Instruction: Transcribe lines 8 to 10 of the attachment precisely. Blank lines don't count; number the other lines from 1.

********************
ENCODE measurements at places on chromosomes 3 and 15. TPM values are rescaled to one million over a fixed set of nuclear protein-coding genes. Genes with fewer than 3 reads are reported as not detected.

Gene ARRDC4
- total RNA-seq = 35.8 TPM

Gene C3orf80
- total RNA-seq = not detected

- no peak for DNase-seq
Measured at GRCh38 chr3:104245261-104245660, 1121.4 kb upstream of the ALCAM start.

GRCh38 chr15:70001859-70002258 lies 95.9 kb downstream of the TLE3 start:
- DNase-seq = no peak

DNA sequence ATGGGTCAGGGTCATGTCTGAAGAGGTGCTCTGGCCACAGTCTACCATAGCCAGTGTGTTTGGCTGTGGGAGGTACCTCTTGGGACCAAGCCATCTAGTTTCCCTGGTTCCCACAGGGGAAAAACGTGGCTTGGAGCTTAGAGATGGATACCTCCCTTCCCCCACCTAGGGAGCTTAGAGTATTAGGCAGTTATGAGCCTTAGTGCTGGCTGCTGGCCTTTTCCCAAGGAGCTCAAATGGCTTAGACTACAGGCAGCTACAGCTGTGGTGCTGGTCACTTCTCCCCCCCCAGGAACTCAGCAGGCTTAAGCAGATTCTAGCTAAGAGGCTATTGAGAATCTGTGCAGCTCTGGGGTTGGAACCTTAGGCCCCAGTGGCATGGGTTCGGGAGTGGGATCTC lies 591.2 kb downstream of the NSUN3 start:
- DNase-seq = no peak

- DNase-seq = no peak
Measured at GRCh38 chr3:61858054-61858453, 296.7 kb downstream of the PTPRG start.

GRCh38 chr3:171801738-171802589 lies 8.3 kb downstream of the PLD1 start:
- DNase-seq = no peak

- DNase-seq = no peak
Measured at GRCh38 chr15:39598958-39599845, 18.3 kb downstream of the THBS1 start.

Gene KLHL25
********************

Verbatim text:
GRCh38 chr15:70001859-70002258 lies 95.9 kb downstream of the TLE3 start:
- DNase-seq = no peak

DNA sequence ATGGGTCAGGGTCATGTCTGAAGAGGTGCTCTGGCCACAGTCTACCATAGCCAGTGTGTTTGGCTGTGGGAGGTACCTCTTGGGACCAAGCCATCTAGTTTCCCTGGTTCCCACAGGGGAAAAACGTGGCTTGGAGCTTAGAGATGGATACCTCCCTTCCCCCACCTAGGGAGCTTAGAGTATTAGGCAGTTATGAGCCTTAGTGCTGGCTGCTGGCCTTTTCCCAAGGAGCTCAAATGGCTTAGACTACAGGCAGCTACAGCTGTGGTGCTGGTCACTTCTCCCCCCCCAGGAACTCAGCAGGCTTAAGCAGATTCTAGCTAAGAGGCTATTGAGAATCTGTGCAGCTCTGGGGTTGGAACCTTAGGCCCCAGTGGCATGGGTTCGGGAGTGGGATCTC lies 591.2 kb downstream of the NSUN3 start: